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Title: Contribution of behavioral risk factors and obesity to socioeconomic differences in colorectal cancer incidence.
Authors: Doubeni CA,  Major JM,  Laiyemo AO,  Schootman M,  Zauber AG,  Hollenbeck AR,  Sinha R,  Allison J
Journal: J Natl Cancer Inst
Date: 2012 Sep 19
Branches: NEB
PubMed ID: 22952311
PMC ID: PMC3529596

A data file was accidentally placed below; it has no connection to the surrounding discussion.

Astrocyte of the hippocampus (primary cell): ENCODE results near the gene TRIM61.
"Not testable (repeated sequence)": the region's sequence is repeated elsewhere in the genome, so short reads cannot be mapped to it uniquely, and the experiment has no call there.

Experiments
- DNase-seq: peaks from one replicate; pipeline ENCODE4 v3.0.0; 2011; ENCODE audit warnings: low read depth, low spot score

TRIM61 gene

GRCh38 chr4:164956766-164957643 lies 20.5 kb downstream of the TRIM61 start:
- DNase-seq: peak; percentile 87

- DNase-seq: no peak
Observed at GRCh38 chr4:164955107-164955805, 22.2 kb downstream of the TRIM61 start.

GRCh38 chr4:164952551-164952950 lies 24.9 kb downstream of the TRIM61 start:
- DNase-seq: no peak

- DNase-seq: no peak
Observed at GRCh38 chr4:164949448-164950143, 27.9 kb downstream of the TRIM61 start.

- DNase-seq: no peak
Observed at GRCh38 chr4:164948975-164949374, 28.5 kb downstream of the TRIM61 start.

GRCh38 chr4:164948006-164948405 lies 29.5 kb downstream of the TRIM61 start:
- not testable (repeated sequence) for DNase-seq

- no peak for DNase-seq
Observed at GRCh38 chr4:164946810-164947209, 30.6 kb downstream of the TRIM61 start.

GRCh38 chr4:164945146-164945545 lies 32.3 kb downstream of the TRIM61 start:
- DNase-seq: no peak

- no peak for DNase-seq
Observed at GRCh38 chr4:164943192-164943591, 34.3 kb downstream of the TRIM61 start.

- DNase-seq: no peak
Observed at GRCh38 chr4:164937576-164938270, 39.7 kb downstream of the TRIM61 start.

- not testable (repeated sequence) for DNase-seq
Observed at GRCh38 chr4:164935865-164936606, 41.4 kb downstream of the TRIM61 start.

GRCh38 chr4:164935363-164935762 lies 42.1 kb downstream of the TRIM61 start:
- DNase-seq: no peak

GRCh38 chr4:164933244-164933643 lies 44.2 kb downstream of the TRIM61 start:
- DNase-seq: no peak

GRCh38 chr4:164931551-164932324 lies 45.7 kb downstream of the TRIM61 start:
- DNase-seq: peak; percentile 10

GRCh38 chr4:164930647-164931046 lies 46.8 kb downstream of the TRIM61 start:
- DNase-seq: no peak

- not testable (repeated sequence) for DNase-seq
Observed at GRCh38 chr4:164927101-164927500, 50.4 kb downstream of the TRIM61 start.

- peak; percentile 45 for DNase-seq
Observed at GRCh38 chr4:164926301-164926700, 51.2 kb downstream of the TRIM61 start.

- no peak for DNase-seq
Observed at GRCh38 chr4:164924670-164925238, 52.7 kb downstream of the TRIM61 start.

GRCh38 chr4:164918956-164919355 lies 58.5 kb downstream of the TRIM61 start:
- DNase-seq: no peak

Abstract: BACKGROUND: Health behaviors are known risk factors for colorectal cancer and are more common in low socioeconomic status (SES) populations. We evaluated the extent to which behavioral risk factors and body mass index (BMI) explain SES disparities in colorectal cancer incidence, overall and by tumor location. METHODS: We analyzed prospective National Institutes of Health-AARP Diet and Health Study data on 506 488 participants who were recruited in 1995-1996 from six US states and two metropolitan areas and followed through 2006. Detailed baseline data on risk factors for colorectal cancer, including health behaviors, were obtained using questionnaires. SES was measured by self-reported education and census-tract data. The outcome was primary incident invasive colorectal adenocarcinoma. Poisson regression was used to estimate the association between SES and risk of incident colorectal cancer, with adjustment for age, sex, race and ethnicity, family history, and state of residence. The model estimates were used to derive percentage mediation by behavioral risk factors; bias-corrected 95% confidence intervals were obtained through bootstrap techniques. RESULTS: Seven-thousand six-hundred seventy-six participants developed colorectal cancer during follow-up. SES differences in prevalence of physical inactivity, unhealthy diet, smoking, and unhealthy weight each explained between 11.3% (BMI) and 21.6% (diet) of the association between education and risk of colorectal cancer and between 8.6% (smoking) and 15.3% (diet) of the association between neighborhood SES and risk of colorectal cancer. Health behaviors and BMI combined explained approximately 43.9% (95% CI = 35.1% to 57.9%) of the association of education and 36.2% (95% CI = 28.0% to 51.2%) of the association of neighborhood SES with risk of colorectal cancer. The percentage explained by all factors and BMI combined was largest for right colon cancers and smallest for rectal cancers. CONCLUSION: A substantial proportion of the socioeconomic disparity in risk of new-onset colorectal cancer, and particularly of right colon cancers, may be attributable to the higher prevalence of adverse health behaviors in low-SES populations.